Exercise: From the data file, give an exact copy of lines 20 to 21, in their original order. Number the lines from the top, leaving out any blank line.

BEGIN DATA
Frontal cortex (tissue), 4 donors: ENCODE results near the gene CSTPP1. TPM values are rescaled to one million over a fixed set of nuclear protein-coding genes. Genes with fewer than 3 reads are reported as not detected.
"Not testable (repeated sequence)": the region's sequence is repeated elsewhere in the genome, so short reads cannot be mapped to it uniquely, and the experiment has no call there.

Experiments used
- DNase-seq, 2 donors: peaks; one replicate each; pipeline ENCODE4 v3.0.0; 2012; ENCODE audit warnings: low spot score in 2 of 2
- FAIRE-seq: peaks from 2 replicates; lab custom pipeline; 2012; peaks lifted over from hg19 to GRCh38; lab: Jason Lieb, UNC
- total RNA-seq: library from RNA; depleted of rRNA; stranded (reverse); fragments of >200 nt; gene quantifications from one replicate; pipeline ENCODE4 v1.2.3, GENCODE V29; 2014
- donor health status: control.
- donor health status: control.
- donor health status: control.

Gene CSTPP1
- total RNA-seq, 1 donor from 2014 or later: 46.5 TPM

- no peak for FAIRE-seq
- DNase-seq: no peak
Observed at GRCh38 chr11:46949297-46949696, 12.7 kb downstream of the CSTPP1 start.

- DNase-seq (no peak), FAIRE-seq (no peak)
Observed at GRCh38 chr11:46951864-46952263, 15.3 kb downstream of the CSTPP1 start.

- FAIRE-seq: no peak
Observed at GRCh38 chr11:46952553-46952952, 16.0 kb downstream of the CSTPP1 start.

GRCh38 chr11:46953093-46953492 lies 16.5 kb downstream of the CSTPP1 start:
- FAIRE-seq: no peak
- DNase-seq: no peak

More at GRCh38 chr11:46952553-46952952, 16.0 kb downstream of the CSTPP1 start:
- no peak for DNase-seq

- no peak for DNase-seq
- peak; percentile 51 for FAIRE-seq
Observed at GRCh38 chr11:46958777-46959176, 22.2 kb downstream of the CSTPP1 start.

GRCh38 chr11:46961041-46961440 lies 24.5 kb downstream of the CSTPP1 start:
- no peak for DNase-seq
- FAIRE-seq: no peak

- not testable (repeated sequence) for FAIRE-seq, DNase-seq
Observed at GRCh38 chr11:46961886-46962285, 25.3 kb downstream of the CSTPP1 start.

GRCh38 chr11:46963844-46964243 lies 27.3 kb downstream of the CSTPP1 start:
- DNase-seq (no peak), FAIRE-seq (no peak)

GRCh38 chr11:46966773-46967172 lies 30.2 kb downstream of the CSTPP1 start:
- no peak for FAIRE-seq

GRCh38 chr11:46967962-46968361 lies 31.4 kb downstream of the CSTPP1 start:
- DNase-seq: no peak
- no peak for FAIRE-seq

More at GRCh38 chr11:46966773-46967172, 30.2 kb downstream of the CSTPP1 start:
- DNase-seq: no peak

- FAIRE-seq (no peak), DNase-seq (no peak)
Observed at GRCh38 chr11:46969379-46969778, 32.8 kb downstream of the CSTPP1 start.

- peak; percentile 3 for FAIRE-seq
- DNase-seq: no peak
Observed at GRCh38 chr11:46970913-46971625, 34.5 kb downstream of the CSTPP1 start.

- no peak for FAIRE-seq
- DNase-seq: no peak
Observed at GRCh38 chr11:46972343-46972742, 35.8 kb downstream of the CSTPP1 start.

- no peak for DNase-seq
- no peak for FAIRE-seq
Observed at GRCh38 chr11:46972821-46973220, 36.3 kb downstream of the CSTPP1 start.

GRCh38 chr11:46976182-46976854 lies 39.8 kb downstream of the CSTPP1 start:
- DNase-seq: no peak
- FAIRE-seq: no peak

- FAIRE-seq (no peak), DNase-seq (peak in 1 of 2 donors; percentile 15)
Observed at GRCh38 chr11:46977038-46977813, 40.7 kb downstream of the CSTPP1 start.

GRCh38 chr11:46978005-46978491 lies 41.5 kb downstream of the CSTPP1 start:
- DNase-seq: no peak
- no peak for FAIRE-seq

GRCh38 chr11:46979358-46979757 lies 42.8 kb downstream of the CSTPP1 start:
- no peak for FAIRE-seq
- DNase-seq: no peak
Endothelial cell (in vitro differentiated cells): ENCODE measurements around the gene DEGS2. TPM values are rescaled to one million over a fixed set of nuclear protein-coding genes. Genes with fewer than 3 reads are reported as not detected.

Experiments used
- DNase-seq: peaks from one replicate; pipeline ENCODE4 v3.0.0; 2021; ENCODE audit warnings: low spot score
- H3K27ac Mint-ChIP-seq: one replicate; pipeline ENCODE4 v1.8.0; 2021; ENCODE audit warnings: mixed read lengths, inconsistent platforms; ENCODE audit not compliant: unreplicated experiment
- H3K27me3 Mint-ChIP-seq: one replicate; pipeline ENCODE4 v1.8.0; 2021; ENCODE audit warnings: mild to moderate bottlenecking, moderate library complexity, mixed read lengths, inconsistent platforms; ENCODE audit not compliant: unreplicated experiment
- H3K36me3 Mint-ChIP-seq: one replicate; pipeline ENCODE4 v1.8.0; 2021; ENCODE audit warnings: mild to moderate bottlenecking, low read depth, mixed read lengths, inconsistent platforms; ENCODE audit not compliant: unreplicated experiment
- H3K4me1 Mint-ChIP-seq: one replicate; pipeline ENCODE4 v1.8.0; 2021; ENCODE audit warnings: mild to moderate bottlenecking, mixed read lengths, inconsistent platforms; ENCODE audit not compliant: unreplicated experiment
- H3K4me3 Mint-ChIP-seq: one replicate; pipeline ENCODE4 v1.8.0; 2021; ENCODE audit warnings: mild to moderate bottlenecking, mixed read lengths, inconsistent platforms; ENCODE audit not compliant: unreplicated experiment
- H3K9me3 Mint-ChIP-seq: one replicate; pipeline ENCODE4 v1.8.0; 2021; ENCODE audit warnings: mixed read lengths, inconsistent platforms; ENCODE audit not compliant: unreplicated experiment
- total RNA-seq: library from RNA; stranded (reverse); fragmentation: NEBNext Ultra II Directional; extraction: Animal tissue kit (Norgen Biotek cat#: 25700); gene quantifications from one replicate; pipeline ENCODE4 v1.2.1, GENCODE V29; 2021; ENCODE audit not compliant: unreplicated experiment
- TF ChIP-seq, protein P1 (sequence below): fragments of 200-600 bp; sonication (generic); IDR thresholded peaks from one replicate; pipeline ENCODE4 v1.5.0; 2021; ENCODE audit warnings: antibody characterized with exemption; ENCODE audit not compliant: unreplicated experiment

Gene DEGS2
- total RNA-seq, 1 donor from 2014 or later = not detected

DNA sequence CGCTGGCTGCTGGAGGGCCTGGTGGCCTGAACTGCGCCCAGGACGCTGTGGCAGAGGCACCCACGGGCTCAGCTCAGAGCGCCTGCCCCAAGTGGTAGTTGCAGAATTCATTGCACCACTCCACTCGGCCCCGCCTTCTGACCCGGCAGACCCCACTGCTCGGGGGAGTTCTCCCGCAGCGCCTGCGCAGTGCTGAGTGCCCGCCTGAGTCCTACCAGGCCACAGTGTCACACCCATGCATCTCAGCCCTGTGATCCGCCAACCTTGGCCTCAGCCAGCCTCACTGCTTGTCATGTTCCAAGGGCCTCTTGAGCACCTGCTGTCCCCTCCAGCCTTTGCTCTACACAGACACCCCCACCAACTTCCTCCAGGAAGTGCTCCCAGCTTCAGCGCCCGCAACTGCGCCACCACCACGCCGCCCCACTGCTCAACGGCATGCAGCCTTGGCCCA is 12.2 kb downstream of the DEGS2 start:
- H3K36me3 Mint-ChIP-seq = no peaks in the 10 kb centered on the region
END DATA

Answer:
- FAIRE-seq: no peak
- DNase-seq: no peak